Bottle dating site

Posted by / 02-Aug-2017 17:51

Chart 1 The Basics of Dating Bottles Readers first need to develop the vocabulary necessary to distinguish early and late forms of bottles.

The following charts and pictures on the dating bottles pages listed below should help.

Hopefully this database will be of some help to those who are attempting to assign an approximate date range to a particular bottle, assuming it carries an identifiable glass manufacturer’s mark. Co.” Also, the abbreviation “Co” (Company) sometimes may be found embossed with either an upper- or lower-case “O” on various bottles made by the same manufacturer.

be a glass manufacturer’s mark and so may not be listed here. Many bottles carry only a number (or numbers) on the base.

The website's public educational emphasis helps the SHA to meet one of its goals: "..promote scholarly research and the dissemination of knowledge concerning historical archaeology." The BLM benefits by forging a stronger connection to one of the leading professional organizations within the archaeological world.

The move also helps the Department of Interior (DOI) meet recent DOI Inspector General Evaluation Report (#2003-I-0051) recommendations to simplify their web presence, increase security, and control content, while still maintaining a recognizable connection to the Historic Bottle Website.

One of the most frequently asked questions about old bottles is, 'How old is this bottle?

' Often beginners have a difficult time distinguishing between old and new bottles especially when is comes to modern reproductions.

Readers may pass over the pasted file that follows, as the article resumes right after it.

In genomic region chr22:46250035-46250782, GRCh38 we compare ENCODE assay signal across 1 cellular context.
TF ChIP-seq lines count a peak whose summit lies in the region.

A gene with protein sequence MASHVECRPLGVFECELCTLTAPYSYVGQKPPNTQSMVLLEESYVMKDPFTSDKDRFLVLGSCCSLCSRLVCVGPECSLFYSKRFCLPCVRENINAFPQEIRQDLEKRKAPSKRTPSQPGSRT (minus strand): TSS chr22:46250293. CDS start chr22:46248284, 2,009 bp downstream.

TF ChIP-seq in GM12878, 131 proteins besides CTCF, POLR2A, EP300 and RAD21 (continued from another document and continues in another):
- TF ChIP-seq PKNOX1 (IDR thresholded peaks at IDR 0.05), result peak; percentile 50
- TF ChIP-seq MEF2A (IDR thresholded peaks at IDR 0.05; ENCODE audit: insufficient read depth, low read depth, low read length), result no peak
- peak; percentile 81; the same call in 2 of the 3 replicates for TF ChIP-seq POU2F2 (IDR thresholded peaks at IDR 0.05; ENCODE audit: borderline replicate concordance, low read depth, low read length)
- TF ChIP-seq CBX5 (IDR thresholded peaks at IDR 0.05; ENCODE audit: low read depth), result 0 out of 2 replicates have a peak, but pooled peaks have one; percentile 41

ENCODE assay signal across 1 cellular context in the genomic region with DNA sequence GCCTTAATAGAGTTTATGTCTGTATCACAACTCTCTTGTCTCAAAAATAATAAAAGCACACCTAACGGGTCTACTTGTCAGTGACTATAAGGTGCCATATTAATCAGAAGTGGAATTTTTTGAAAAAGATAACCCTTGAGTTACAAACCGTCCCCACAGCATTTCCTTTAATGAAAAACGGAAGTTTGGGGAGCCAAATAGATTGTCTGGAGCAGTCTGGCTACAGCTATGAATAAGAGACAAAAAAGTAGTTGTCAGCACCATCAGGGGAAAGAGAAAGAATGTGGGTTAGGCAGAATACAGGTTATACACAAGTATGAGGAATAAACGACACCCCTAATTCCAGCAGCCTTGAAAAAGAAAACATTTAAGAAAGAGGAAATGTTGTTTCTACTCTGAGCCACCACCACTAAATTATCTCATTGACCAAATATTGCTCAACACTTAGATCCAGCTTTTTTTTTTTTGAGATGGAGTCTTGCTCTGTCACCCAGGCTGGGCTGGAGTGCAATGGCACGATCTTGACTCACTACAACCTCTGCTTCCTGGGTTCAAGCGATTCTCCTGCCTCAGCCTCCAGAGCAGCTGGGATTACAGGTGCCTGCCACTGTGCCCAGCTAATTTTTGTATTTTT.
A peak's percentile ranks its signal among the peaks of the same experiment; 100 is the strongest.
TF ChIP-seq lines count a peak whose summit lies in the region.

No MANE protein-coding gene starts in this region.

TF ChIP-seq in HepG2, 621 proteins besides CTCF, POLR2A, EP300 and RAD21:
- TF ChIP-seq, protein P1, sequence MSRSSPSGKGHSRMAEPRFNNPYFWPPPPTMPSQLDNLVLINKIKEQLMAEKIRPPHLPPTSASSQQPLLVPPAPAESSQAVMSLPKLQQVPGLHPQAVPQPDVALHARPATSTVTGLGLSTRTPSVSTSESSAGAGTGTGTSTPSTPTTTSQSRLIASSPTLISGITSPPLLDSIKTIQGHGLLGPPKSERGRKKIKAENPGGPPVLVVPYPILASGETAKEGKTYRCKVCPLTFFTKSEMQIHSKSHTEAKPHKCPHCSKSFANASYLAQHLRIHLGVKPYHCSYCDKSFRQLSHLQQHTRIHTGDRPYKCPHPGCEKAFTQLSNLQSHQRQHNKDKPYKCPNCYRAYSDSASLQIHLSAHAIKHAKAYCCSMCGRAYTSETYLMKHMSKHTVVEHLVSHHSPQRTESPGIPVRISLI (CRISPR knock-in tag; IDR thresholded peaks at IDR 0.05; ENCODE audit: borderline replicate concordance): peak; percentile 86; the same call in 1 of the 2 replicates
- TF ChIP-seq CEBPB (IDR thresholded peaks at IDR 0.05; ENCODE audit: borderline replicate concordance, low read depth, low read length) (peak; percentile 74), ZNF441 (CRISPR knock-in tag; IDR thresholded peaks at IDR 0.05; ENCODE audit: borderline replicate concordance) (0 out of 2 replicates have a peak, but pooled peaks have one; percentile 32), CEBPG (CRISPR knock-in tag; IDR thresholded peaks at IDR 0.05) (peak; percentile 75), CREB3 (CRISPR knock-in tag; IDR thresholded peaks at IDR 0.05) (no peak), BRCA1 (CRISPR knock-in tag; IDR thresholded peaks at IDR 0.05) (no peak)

This page provides some examples of how to use the website (primarily the Bottle Dating pages) to determine the approximate date or date range for various types of bottles made between the early 1800s and the mid-20th century.

he has a extensive list with alot of great material on obscure glass and pottery companies here: Manuf Beer ******************************************************************************** Usually embossed on the base, marks may also appear on the lower heel area on certain types of bottles, especially sodas.

On earlier flasks, fruit jars, and soda bottles, and especially examples produced in the mid-nineteenth century period (1840s-1860s), the full factory name or initials may be embossed across the front.

(Specifics on what a pontil looks like or how to tell the age based on the mold seam can be found in Bottle Basics.) While these two characteristics are often a strong clue to age, readers will be further helped by developing an understanding how the various categories of bottles changed over time.

To aid beginning collectors and those interested in bottles I have developed a number of bottle time lines.

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Much unwritten information is also contained in the minds of many people who have thought and worked in this field, including the author and others consulted for this project.